In a sense, I think it was novel. Obviously other Presidents, particularly F. D. R., had drawn on academics and intellectuals. But F. D. R. used them mostly for advice; he rarely gave them administrative responsibility, or if they held government jobs, these were not particularly connected with their intellectual experience. … Kennedy went farther than any preceding President in systematically giving intellectuals positions of administrative power.

He was responding to a situation that is going to have increasing force. Even President Nixon has drawn on the academic community. Kennedy happened to like intellectuals and enjoy their company. Nixon, I imagine, does not. But the circumstances of the Presidency in an age of high technology—the complex nature of the problems he faces and the solutions he must seek—will require political authority to draw increasingly from the intellectual community. Kennedy anticipated this, encouraged it, and enjoyed it. …

Was Lyndon Johnson’s role in history like Truman’s in the sense, to use your phrase, that he could not have existed had Kennedy not existed first, in the same way that Truman couldn ‘I have existed without Roosevelt?

In a certain sense that’s so, but there were pathetic developments in the Johnson Presidency that distinguish it from Truman’s. In a loyal, dowdy, tough-minded way Truman carried forward the main Roosevelt impulses in both domestic and foreign policy. Johnson certainly carried forward the Kennedy impulse in domestic policy: the Great Society was a new face on Kennedy’s New Frontier. The irony of Johnson is that having started out so promisingly, he allowed his domestic program to be derailed by his obsession with the war in Vietnam, an obsession that increasingly monopolized not only his own attention but the resources and concern of the country. It’s ironic because in national affairs Johnson had experience, knowledge, and sound instincts. In foreign affairs his knowledge was scant, his ideas rigid and simplistic.

In reading your volumes on Franklin Roosevelt, I was repeatedly struck by the extent to which the job oj President had become, even in the rgyo’s, so complex that Roosevelt appeared to have little to do with the shaping of legislation. If anything, this seems even more apparent m your account of the “thousand days” of John F. Kennedy. Has the role of the federal government become so complicated that any President, despite the enormous power at his disposal, is not really any longer capable of running the country?

Certainly the task of the President is infinitely greater than it used to be. It never was an easy job, but when Andrew Jackson was President the population of the United States was about twenty million, hardly more than the population of the state of New York today. It was not until 1857 that Congress, with great munificence, passed a law giving President Buchanan a staff—a secretary, a messenger, and a steward. Up to this point Presidents had to run the government ordinarily by drafting relatives, most often nephews, to write their letters and run errands for them. It was not until Theodore Roosevelt’s administration that the presidential offices were moved out of the residential part of the White House into the new West Wing. The Government Reorganization Act of 1939 created a White House staff—a half-dozen special assistants whom the President could use as he desired. After the war the President acquired the Council of Economic Advisers and the National Security Council as further means of control.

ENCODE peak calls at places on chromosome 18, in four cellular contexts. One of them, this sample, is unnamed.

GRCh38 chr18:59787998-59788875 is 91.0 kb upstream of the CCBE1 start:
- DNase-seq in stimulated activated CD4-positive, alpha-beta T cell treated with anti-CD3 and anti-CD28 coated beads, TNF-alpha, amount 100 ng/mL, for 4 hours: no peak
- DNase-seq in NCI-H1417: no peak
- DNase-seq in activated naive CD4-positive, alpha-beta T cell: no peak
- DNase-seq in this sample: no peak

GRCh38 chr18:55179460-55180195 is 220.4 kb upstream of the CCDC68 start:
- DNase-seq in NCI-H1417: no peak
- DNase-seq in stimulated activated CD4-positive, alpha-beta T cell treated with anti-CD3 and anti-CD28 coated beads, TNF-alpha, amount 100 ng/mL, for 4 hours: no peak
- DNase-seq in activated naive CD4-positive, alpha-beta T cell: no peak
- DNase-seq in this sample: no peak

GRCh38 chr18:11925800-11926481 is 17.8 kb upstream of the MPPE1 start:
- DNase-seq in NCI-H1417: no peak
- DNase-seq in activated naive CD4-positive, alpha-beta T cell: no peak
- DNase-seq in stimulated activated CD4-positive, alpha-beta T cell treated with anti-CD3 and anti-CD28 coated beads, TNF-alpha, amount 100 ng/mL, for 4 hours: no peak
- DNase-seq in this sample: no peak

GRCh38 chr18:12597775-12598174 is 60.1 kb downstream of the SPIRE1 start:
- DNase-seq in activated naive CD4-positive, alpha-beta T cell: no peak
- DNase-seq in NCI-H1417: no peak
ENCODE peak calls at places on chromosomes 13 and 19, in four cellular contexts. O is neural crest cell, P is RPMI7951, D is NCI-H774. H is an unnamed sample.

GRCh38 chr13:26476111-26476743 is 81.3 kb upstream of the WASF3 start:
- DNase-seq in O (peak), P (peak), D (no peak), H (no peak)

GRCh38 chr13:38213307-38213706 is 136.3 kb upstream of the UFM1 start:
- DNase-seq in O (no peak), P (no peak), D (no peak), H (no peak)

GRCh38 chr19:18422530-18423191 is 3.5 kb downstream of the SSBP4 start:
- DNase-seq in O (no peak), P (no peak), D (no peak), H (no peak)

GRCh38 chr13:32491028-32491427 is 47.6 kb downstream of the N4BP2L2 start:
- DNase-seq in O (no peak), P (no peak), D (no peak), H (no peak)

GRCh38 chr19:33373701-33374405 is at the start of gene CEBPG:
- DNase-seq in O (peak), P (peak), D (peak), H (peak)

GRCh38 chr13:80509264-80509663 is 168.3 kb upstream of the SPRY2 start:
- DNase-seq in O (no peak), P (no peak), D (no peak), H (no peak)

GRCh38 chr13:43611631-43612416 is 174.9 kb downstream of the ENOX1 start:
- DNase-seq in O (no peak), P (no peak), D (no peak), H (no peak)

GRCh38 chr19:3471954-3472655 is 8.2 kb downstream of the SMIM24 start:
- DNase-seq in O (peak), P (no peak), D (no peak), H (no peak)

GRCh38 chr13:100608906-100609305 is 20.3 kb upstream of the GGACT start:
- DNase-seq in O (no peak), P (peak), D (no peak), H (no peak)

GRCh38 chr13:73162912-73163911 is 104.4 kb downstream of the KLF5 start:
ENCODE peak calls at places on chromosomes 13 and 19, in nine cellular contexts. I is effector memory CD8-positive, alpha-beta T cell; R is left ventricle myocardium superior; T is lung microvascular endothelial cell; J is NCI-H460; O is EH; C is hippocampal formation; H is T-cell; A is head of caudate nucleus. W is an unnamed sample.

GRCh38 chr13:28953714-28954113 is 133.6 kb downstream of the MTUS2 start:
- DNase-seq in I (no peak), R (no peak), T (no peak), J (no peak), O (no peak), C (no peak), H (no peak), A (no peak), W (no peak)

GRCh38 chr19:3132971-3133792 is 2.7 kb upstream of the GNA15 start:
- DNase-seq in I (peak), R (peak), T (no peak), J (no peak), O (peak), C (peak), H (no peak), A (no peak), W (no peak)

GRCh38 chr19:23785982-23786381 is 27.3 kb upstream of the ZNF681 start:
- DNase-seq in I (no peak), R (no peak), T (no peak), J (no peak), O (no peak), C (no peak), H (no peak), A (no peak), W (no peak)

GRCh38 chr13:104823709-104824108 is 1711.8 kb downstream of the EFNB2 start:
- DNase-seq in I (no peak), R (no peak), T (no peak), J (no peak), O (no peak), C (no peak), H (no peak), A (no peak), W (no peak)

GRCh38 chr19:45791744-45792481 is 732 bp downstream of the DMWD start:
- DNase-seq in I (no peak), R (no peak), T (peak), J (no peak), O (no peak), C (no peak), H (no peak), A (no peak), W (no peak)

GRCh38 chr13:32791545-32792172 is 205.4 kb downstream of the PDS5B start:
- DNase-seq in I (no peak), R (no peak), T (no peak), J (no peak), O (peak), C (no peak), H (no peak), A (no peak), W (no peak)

A reasonably hard-working, bright President with sufficient energy can, through these mechanisms, maintain control over the major issues that confront him. But in any enterprise so vast and multifarious as the United States government, many small things go on that the President knows little about. Robert Kennedy one day said to me as he was looking through some of the papers left by J. F. K., “I thought I was closer to my brother than anyone else. I thought he talked over with me most of the things he was involved in. But I’m absolutely astonished at the number of things he was doing that I didn’t know anything about.”

I don’t know what alternative there is. Some political scientists have suggested a plural Presidency. Others have suggested having a couple of deputy vice presidents, one for domestic affairs and one for foreign. In practice, Eisenhower did that with Sherman Adams and John Foster Dulles. I can’t conceive of any President—except one like Eisenhower—who would wish to delegate decision-making in any basic way. We’ve had two kinds of Presidents: those who like to make decisions and those who don’t. Each type designs an administrative structure to suit his purposes. …

Kennedy liked making decisions. The job of the White House staff was to alert him of impending crises before they came to him through the normal channels of government. … Kennedy wanted to know about things before they happened, and he used the White House staff to make sure he did.

What about the New Left view of Roosevelt and Truman as being reactionaries in domestic affairs?

They [New Left historians] are chronically indifferent to or contemptuous of the political realities that leaders in the real world—especially in a democratic system—have to face. They complain because Roosevelt and Truman did not take steps that would have been politically infeasible. I do not pretend the judgment is always easy. I must confess I used to have arguments with President Kennedy about such matters. He felt that there were greater limits on what he could do than I felt there were. Yet one has to admit the possibility that Presidents may know more about politics than their special assistants. Perhaps that is one reason why Presidents are Presidents and their special assistants are only special assistants. …